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Crew clobbers Cards, back alone atop Central

MLB.com

MILWAUKEE -- For the Brewers' offense right now, it's boom or bust -- there isn't much of an in-between. Take the last six games: 1 run, 13, 1, 9, 0, 3.

Add Thursday night's series opener with the Cardinals to the boom category, as the Brewers teed off on two-time All-Star Carlos Martinez and Brent Suter delivered a strong outing in an 11-3 win at Miller Park. Milwaukee has sole possession again of first place in the NL Central with its National League-best 44th win.

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MILWAUKEE -- For the Brewers' offense right now, it's boom or bust -- there isn't much of an in-between. Take the last six games: 1 run, 13, 1, 9, 0, 3.

Add Thursday night's series opener with the Cardinals to the boom category, as the Brewers teed off on two-time All-Star Carlos Martinez and Brent Suter delivered a strong outing in an 11-3 win at Miller Park. Milwaukee has sole possession again of first place in the NL Central with its National League-best 44th win.

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"You take the 11-run nights. It's what you do," said Brewers manager Craig Counsell. "If you can take advantage of some mistakes, take advantage of pitches and put a big number up there on some nights, for sure that's good. But it's not really reflective of the next day."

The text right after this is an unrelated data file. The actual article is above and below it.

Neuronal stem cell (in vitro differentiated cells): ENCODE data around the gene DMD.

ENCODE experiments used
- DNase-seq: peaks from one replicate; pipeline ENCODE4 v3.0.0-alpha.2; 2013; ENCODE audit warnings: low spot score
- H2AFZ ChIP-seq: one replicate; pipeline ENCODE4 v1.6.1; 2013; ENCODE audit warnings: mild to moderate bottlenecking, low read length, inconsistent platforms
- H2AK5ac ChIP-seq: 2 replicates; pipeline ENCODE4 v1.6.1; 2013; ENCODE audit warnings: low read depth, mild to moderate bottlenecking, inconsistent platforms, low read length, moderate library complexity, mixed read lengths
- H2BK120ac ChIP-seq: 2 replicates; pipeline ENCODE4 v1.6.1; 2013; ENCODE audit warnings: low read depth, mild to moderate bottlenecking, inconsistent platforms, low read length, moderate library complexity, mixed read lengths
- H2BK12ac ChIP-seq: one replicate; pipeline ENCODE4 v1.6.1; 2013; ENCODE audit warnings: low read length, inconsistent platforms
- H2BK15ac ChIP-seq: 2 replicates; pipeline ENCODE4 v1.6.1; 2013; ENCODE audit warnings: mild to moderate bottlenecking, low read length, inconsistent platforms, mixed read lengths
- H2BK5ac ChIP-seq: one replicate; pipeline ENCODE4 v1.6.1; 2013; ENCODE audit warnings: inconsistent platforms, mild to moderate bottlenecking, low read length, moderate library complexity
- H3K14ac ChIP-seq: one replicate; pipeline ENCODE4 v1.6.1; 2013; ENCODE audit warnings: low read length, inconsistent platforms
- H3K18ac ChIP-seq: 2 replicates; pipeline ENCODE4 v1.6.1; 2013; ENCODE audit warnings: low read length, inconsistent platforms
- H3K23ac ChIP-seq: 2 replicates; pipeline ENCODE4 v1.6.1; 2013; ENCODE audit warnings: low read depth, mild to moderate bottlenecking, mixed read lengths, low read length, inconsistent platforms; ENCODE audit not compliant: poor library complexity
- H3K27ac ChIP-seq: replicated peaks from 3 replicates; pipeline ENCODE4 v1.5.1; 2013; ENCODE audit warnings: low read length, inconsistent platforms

And, early on, the Brewers definitely took advantage of Martinez, who entered the night with a 2.73 ERA. They grabbed the lead in the first on a bizarre play that saw Cards left fielder Marcell Ozuna climb the wall, seemingly prepared to rob Jesus Aguilar of a home run, but the ball actually bounced off the lower half of the wall and ended up being a two-run double. By the time there was one out in the fourth inning, every Brewer (except the scuffling Eric Sogard and the pitcher, Suter) had a base knock -- and catcher Manny Pina had two extra-base hits (six total in his last 10 games).

Video: STL@MIL: Pina crushes a solo homer to left-center

The Brewers forced Martinez out after four as his ERA ballooned to 3.24 with seven runs allowed (five earned). Milwaukee had five extra-base hits, including a leadoff homer in the fourth by Pina, but "boom" nights don't happen without being opportunistic of a few gift runs, and the Cardinals provided six of those.

Lorenzo Cain hit a grounder to Matt Carpenter at third with one out in the fourth. Carpenter couldn't make the backhanded stop and was charged with an error. Cain scored on Travis Shaw's double, and Shaw advanced home on a pair of wild pitches -- scoring on a ball that slipped out of Martinez's hand and ended up halfway up the third-base line.